This Chicago Artist's Photo Series of Haute Coiffure Is on View at Brooklyn's MoCADA

Shani Crowe's 'BRAIDS' is currently on display until July 10 at the MoCADA Museum.

If you find yourself in the NYC area, then there’s still time left to view Chicago-based artist Shani Crowe’s exquisite photo series BRAIDS currently on display at the Museum of Contemporary African Diasporic Art (MoCADA) Museum until July 10.

BRAIDS is a 10-piece collection of Crowe’s labyrinthine cornrows, drawing from different time periods, that she describes as, “an amalgamation of inspiration from ancient artifacts, traditional African braid styles, popular culture, and Afro-futurism, filtered through my perspective” in her artist statement on MoCADA's site. Adding, “each portrait can be appreciated at face value, but the imagery conjures a specific nostalgia for African American women who remember both having their hair braided and braiding someone else’s.”

Despite what white media publications would have you believe, Crowe’s style of intricate braiding isn’t called “box braids,” and it’s not a new trend started by Kim Kardashian. Cornrows’ long history originates on the continent, and it’s an art form that has been used to denote African identity and status from religion to kinship and ethnicity to age as well as communicate cultural values and social bonds between generations and among friends.

When Refinery 29 asked Crowe her opinion of the cultural appropriation term, “box braids,” she says, “I’ve learned that spending efforts to change someone’s opinion is often mute. The only person I control is me, and I choose to create and photograph beautiful braids to honor Black women and hopefully foster connectivity and Black unity.”

"Shakere" by Shani Crowe

Crowe, also a creator of ink illustrations, collages, plush items, and experimental videos, says she first learned how to braid as a child from her relatives, but as she tells Refinery 29, “when I was around 11, and my aunts couldn’t execute the designs I wanted, I began braiding [on] my own. I was a walking advertisement for myself, and ended up attracting clientele.”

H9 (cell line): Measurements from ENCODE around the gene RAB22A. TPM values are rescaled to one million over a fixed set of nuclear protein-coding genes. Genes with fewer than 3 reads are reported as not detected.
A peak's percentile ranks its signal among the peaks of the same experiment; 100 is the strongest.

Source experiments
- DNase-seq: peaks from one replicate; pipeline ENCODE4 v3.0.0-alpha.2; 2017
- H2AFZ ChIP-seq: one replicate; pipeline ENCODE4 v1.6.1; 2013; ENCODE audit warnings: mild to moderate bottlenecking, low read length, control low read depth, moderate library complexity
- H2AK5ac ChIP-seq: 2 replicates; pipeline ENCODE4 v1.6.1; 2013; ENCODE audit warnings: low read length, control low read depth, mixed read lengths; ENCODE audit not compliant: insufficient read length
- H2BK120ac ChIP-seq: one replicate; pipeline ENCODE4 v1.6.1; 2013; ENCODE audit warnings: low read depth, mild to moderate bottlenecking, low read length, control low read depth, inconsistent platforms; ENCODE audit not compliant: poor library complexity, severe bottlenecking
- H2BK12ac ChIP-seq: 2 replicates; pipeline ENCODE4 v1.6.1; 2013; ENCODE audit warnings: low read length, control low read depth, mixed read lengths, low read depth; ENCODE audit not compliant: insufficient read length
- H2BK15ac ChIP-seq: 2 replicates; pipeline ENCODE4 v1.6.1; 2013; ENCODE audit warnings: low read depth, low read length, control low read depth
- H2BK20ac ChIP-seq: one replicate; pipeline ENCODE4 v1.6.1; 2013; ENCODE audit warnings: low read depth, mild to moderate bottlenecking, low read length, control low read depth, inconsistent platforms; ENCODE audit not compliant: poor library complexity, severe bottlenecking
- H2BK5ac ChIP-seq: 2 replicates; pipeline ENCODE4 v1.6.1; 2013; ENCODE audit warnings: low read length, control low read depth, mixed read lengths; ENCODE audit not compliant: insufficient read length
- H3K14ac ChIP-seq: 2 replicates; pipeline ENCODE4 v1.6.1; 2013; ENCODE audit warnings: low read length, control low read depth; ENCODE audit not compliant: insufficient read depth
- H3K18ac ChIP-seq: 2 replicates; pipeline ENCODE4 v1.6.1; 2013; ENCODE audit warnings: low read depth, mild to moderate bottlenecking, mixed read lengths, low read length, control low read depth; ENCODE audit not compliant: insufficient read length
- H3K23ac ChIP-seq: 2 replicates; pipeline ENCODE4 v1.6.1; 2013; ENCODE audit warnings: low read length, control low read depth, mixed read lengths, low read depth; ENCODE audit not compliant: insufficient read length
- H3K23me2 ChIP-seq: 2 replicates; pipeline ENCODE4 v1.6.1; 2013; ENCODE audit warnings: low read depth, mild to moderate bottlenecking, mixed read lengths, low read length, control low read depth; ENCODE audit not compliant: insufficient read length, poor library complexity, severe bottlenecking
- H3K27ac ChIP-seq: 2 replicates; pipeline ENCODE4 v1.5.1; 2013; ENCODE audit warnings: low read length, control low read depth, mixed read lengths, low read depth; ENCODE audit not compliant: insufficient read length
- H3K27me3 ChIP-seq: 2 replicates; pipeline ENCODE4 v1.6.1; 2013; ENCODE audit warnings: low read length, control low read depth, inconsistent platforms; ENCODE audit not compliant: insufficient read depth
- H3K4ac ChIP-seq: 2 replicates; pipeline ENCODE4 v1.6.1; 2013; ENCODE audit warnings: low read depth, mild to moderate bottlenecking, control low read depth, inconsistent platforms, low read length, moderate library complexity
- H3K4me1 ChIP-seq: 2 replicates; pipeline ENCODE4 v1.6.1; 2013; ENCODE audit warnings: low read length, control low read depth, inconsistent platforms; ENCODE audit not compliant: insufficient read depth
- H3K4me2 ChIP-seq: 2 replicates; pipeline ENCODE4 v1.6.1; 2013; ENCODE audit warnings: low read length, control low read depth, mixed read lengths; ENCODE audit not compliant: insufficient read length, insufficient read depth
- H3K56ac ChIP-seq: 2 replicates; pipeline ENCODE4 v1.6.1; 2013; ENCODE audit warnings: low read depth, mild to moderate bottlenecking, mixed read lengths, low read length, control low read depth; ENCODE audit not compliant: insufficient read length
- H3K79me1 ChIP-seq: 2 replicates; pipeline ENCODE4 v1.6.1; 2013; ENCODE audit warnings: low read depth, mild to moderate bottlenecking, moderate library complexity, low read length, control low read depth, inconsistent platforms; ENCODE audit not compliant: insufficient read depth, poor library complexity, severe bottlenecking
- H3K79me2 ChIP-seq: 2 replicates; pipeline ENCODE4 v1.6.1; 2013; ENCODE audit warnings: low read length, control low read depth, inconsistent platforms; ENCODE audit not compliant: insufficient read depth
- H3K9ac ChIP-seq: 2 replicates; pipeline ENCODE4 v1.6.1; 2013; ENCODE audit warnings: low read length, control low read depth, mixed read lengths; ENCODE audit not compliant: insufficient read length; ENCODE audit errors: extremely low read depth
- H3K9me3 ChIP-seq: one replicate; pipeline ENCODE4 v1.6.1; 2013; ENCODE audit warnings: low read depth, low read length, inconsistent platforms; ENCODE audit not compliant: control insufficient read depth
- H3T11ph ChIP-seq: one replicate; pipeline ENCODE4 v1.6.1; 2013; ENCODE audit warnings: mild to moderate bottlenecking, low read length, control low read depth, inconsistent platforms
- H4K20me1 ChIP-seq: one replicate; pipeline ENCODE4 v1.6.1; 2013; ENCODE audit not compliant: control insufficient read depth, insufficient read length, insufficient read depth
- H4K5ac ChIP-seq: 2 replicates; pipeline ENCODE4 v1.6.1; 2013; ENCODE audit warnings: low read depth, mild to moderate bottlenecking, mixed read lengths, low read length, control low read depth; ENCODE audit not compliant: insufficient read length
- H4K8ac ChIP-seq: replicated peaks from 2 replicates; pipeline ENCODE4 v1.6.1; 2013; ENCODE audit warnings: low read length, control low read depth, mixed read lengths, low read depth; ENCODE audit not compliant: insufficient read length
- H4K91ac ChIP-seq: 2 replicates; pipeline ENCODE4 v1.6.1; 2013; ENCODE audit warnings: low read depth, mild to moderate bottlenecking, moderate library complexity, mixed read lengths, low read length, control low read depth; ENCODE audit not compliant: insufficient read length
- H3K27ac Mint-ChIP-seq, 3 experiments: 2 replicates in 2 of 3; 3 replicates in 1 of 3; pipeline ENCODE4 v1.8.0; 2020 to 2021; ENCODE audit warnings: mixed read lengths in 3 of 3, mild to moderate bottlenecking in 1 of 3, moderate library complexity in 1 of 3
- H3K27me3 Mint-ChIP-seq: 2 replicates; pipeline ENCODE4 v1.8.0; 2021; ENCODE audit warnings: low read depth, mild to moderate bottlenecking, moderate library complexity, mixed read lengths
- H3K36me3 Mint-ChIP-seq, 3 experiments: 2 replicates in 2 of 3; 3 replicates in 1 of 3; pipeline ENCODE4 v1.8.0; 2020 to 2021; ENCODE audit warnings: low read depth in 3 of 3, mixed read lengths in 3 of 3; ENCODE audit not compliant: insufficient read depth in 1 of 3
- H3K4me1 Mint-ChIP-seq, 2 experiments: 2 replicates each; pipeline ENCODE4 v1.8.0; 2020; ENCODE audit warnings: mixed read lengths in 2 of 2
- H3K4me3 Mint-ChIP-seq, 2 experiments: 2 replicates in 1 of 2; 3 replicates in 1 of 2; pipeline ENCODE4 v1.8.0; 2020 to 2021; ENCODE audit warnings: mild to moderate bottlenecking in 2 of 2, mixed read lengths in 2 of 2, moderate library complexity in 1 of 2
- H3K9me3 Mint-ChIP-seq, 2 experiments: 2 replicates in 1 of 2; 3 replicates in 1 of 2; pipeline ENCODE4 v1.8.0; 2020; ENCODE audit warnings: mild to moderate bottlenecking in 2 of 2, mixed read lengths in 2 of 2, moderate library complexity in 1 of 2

Even Okayafrica favorite Erykah Badu has taken notice of what the Howard University alumna calls her "unapologetic assertion of my pride in my braid art, my culture, and my African ancestry." One of Crowe’s portraits from the exhibition has been featured on the concert promo poster for the Summer Spirit Festival in Washington, D.C., which Badu is headlining along with Jill Scott.

See, things work out when you sit your sensitive ass down lol. life is good, love is great! Thank you! ☺️

A photo posted by Shani Crowe (@crowezilla) on

Crowe’s haute coiffure can be viewed at MoCADA’s Window Gallery on South Portland Avenue in Brooklyn, NY. See her impeccable work below.

BRAIDS: Photography by Roy Rochlin, courtesy of MoCADA


"Fingerwaves Saint" by Shani Crowe

"Above All" by Shani Crowe

"The Breadth We All Share" by Shani Crowe

A photo posted by Shani Crowe (@crowezilla) on

Photo credit should read KELVIN IKPEA/AFP via Getty Images

The Netherlands Returns Nigeria's Centuries-Old Stolen Artefact

The Netherlands has returned to Nigeria a 600-year-old stolen artefact, the Ife Terracotta, which has been received by Nigeria's Minister of Information and Culture, Alhaji Lai Mohammed.

According to The Guardian Nigeria, the Netherlands has returned a 600-year-old artefact to Nigeria. This comes after the artefact was reportedly smuggled using fraudulent papers through Ghana to the Dutch country. Netherlands ambassador to Nigeria, Harry van Dijk, handed over the Ife Terracotta to Alhaji Lai Mohammed, Nigeria's Minister of Information and Culture. The repatriation of the small but "priceless" Ife Terracotta has been a long journey considering it was reportedly smuggled out of Nigeria in 2019.

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